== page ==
Endler’s Livebearer Fish

Endler’s livebearer fish are also known as the Black-bar Endler or Endler’s guppy. The scientific name is Poecilia wingei. They are part of the genus Poecilia as are guppies.

Endler’s Livebearer – photo by Dornenwolf

These fish are native to the Laguna de Patos in northern Venezuela. They were rediscovered by John Endler in 1975, thus their name. Franklyn F. Bond originally found them in 1937.

Due to pollution in the lake where they live it is feared that these fish are now extinct in the wild.

Because they are active, colorful fish who are easy to care for; they are popular in fresh water tanks.

They are so closely related to the guppy that they can interbreed and produce fertile offspring. Some believe they are not a separate species but simply another type of guppy.

Their personalities and coloration seems to be quite different from the guppies, though, thus causing endless debate between fish breeders. It is generally accepted they are their own species.

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Appearance

Endler’s livebearers are small fish. Adult males are usually only an inch long and females one and a half inches to two inches.

The males have bright colors that will develop as early as three weeks of age. The females are a silver gray and are plumper than the male.

Life Span

With optimal conditions these fish can live up to two years.

Keeping Endler’s Livebearer Fish in a Tank

Endler’s livebearers are active, peaceful fish and will not cause problems in a community tank. However, because of their small size they are sometimes bullied by larger fish. For this reason they are best suited to a tank of their own.

Also, these fish will breed with guppies so you won’t be able to keep the species unique unless they are in their own tank.

They are always active, scraping algae of the side of the tank, swimming, exploring, and displaying to each other. Because of this, they are an interesting and fun fish to watch.

Preparing Your Tank

Endler’s Livebearer should have at least a twenty gallon tank. Though they can survive in smaller ten gallon tanks they will quickly breed and outgrow a small tank. An overpopulated tank with have an adverse effect on the water quality.

You will need a good filter and a heater for your tank.

If you use regular tap water you’ll need to use tablets you buy at the pet store to remove the chlorine and ammonia from the water.

Though these fish are small they are still known to be jumpers so put a secure lid on your tank.

Temperature in the tank should be 75 to 86 degrees.

PH levels should be between 7.0 and 8.5.

It can take a while to get the ph level and temperature in your tank is correct so set it up well advance of adding your fish. Always test before adding fish.

Water should be moderately hard.

These fish enjoy an environment with lot of plants such as Java Moss.

A dark colored background will accentuate their bright colors and make them more visible. With new L.E.D. lights you can add light to your tank without raising the temperature.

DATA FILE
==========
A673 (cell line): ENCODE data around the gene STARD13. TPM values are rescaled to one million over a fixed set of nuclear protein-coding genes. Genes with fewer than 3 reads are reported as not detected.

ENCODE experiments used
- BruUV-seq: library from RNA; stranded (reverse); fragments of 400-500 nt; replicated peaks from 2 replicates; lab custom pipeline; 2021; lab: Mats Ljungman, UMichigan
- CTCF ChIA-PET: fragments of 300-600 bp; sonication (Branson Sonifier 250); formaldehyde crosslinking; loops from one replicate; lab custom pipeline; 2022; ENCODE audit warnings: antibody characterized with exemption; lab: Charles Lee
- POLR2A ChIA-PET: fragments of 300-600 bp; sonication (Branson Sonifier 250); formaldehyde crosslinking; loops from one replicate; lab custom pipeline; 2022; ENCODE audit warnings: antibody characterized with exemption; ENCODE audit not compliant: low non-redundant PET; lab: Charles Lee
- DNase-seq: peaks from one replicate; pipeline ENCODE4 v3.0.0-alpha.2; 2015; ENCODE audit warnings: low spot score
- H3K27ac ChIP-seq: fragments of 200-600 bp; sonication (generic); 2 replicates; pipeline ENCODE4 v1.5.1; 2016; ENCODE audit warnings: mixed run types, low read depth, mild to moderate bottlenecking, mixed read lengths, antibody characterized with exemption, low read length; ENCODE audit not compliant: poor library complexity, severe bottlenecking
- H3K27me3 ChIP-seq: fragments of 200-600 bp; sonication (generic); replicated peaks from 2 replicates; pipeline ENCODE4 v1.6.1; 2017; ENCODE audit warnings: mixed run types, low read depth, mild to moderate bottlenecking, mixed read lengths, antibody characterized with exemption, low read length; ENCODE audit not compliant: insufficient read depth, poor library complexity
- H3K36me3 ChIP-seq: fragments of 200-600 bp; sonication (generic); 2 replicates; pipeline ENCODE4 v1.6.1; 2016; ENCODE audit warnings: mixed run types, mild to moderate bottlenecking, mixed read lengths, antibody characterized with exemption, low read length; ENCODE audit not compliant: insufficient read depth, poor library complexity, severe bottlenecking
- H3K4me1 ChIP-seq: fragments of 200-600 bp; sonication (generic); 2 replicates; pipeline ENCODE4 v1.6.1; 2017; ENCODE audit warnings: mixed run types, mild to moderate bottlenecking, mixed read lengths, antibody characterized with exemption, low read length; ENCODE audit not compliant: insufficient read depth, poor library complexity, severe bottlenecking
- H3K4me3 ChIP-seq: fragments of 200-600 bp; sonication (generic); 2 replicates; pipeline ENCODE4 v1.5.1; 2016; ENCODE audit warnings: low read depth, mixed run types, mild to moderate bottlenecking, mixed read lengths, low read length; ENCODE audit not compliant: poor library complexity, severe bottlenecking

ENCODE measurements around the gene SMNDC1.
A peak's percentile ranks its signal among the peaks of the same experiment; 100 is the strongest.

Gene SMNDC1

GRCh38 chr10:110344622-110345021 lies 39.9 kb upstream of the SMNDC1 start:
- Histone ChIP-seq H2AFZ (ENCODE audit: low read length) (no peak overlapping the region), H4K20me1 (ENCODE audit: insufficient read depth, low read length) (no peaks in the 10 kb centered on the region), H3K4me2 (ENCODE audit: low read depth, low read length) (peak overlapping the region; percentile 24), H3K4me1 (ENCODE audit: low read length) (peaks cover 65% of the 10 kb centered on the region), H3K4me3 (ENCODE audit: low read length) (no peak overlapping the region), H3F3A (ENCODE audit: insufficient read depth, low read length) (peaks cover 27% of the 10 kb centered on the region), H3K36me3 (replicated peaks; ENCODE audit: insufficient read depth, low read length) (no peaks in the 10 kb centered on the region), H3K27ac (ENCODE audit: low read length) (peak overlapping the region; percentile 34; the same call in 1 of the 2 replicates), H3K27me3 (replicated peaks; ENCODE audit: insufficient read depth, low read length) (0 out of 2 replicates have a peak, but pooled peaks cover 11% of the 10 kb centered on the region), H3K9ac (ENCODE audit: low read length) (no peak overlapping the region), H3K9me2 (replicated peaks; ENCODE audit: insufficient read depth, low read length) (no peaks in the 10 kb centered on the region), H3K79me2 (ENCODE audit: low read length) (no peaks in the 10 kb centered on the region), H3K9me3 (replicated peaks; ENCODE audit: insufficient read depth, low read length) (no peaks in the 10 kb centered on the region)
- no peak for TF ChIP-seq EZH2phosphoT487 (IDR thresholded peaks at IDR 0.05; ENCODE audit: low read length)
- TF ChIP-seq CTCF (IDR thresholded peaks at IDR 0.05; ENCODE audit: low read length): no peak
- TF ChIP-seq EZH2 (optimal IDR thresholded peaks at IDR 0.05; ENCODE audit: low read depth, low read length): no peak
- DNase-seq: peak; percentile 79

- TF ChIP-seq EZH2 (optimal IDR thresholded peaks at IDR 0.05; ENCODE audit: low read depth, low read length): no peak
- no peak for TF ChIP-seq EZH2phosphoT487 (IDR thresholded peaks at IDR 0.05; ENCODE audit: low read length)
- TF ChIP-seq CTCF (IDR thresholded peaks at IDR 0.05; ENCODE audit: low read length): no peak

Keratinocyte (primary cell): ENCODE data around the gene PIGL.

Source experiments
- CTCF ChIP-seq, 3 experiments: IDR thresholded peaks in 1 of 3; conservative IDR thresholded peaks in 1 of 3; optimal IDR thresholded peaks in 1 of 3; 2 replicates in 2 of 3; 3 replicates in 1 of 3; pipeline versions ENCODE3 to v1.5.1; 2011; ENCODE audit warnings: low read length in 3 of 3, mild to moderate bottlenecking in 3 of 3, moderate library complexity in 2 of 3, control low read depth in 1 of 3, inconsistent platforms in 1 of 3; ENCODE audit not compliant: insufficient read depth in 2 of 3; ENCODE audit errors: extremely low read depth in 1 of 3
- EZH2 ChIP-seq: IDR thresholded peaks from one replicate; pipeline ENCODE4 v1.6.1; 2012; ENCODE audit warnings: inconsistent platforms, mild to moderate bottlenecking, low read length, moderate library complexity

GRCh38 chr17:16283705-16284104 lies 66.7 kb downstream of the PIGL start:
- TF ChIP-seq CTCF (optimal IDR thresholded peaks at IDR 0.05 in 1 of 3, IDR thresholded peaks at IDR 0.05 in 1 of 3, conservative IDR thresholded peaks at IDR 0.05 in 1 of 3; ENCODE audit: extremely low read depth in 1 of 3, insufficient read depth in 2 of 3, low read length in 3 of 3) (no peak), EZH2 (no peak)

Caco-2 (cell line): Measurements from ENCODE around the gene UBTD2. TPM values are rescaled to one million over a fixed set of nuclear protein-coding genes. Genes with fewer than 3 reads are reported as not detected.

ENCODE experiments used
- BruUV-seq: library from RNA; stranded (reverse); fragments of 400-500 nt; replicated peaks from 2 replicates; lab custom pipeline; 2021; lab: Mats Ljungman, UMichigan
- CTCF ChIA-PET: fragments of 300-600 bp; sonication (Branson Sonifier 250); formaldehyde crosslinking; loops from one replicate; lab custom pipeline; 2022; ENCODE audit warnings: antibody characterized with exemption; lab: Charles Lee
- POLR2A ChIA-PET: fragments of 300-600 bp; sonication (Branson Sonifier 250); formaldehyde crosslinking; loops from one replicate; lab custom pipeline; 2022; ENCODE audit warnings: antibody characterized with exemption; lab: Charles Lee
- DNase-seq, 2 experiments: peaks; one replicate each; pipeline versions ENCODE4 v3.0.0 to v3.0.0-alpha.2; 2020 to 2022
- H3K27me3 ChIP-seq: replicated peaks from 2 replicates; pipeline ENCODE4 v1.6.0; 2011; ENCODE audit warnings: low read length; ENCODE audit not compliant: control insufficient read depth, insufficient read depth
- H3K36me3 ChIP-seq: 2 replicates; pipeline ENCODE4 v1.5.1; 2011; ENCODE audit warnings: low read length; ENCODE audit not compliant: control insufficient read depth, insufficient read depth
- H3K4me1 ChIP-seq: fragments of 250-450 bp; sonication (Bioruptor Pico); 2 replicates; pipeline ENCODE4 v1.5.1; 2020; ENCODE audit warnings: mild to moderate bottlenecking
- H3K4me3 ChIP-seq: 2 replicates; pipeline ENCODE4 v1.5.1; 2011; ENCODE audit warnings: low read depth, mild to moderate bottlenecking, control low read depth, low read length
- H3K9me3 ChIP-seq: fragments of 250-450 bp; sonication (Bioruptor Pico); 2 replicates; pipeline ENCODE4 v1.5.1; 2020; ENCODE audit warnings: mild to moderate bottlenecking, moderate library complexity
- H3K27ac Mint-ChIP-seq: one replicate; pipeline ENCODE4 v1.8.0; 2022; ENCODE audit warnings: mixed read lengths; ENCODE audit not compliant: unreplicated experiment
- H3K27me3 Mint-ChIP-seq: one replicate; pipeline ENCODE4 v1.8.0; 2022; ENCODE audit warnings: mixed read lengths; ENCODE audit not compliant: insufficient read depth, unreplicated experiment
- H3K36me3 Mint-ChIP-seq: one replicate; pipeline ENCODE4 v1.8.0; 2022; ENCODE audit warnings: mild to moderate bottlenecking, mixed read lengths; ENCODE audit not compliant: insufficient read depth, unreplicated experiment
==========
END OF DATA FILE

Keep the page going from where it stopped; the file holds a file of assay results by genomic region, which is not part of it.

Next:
Never set your tank in direct sunlight or where it can be bumped easily.

Caring for Endler’s Livebearer Fish

Endler’s livebearers are omnivores. They can survive on flake food alone but a varied diet that includes live food such as shrimp brine, bloodworms and some plant material is ideal. The food should be broken into tiny bits for these small fish to be able to eat it easily.

Do not overfeed. If there is any food left after two minutes; feed them less at the next feeding. Leftover food can cause bacteria to breed in the tank and harm the quality of the water.

Because they are so active they appear to be always hungry so feeding them small amounts of food several times a day can work well.

It’s a good idea to change 20 to 35% of the water every two weeks.

Monitor your water for nitrates and ammonia to assure neither is too high.

Adding small quantities of salt to your tank is a good idea for Endlers.

Breeding Endler’s Livebearer Fish

To breed these fish all you need to do is put male and female fish in a tank together. They will take care of the rest. They are prolific breeders and will quickly fill your tank.

Females are able to breed when they are only two months old.

New broods will arrive as often as every twenty-five days. Each batch will produce anywhere from five to thirty fry. The fish are born live as opposed to eggs that are later hatched as their name would suggest.

Fry should be fed four or five times a day with shrimp brine and high quality flake food made especially for fry.

These fish are not known for eating their fry like guppies, but it is still best to assure there are lots of plants in the tank where the young can hide. The fry can be moved to a separate tank for extra protection. This is especially true if your Endler’s Livebearers are in a community tank with other fish.

Breeding nets are not recommended due to the small size of the fry.

It is best to have one male to every three females to keep the females from being constantly harassed by the males.

Females can store sperm for up to one year so they can continue to become pregnant even if there are no longer male fish in the tank.

Possible Problems

If one of your fish shows white spots or damaged fins, immediately move it to a separate tank.

These fish are susceptible to some strains of bacteria.

When you purchase new fish, always keep them separate for a week or two to avoid spreading possible disease throughout your tank.

Endler’s Livebearers are active fish that are fun to watch. They provide your tank with beautiful colors, as well.

They can adapt to various water conditions so they are not hard to care for so they are a good choice for new aquarium owners.